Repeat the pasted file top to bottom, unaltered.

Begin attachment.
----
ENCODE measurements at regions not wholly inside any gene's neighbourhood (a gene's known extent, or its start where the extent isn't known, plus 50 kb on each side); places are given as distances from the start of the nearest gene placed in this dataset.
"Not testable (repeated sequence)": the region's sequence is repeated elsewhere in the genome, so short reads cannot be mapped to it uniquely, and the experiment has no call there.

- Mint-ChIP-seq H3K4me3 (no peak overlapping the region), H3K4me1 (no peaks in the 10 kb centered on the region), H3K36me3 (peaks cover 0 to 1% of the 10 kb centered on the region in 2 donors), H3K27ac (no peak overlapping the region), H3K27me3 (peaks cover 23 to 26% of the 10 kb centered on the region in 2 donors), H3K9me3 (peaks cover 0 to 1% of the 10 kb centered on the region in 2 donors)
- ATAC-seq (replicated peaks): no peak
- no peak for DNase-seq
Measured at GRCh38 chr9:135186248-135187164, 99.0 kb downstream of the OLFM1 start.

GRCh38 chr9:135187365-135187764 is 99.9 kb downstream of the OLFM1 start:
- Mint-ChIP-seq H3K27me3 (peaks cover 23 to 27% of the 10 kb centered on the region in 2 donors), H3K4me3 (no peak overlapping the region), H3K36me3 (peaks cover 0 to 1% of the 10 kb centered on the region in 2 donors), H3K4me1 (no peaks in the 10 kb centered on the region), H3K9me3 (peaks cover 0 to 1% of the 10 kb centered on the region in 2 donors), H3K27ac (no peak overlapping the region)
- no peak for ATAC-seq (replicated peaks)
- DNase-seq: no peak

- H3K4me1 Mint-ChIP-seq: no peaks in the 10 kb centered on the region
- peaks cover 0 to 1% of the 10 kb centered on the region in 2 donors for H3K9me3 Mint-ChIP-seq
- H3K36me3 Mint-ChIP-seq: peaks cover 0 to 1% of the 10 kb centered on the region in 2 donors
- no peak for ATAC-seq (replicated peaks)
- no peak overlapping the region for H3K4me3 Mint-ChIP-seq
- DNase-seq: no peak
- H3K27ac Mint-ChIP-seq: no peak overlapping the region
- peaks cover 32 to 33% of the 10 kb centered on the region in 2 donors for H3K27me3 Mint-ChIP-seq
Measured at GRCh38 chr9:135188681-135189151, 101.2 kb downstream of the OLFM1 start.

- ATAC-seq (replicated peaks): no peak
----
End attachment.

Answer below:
ENCODE measurements at regions not wholly inside any gene's neighbourhood (a gene's known extent, or its start where the extent isn't known, plus 50 kb on each side); places are given as distances from the start of the nearest gene placed in this dataset.
"Not testable (repeated sequence)": the region's sequence is repeated elsewhere in the genome, so short reads cannot be mapped to it uniquely, and the experiment has no call there.

- Mint-ChIP-seq H3K4me3 (no peak overlapping the region), H3K4me1 (no peaks in the 10 kb centered on the region), H3K36me3 (peaks cover 0 to 1% of the 10 kb centered on the region in 2 donors), H3K27ac (no peak overlapping the region), H3K27me3 (peaks cover 23 to 26% of the 10 kb centered on the region in 2 donors), H3K9me3 (peaks cover 0 to 1% of the 10 kb centered on the region in 2 donors)
- ATAC-seq (replicated peaks): no peak
- no peak for DNase-seq
Measured at GRCh38 chr9:135186248-135187164, 99.0 kb downstream of the OLFM1 start.

GRCh38 chr9:135187365-135187764 is 99.9 kb downstream of the OLFM1 start:
- Mint-ChIP-seq H3K27me3 (peaks cover 23 to 27% of the 10 kb centered on the region in 2 donors), H3K4me3 (no peak overlapping the region), H3K36me3 (peaks cover 0 to 1% of the 10 kb centered on the region in 2 donors), H3K4me1 (no peaks in the 10 kb centered on the region), H3K9me3 (peaks cover 0 to 1% of the 10 kb centered on the region in 2 donors), H3K27ac (no peak overlapping the region)
- no peak for ATAC-seq (replicated peaks)
- DNase-seq: no peak

- H3K4me1 Mint-ChIP-seq: no peaks in the 10 kb centered on the region
- peaks cover 0 to 1% of the 10 kb centered on the region in 2 donors for H3K9me3 Mint-ChIP-seq
- H3K36me3 Mint-ChIP-seq: peaks cover 0 to 1% of the 10 kb centered on the region in 2 donors
- no peak for ATAC-seq (replicated peaks)
- no peak overlapping the region for H3K4me3 Mint-ChIP-seq
- DNase-seq: no peak
- H3K27ac Mint-ChIP-seq: no peak overlapping the region
- peaks cover 32 to 33% of the 10 kb centered on the region in 2 donors for H3K27me3 Mint-ChIP-seq
Measured at GRCh38 chr9:135188681-135189151, 101.2 kb downstream of the OLFM1 start.

- ATAC-seq (replicated peaks): no peak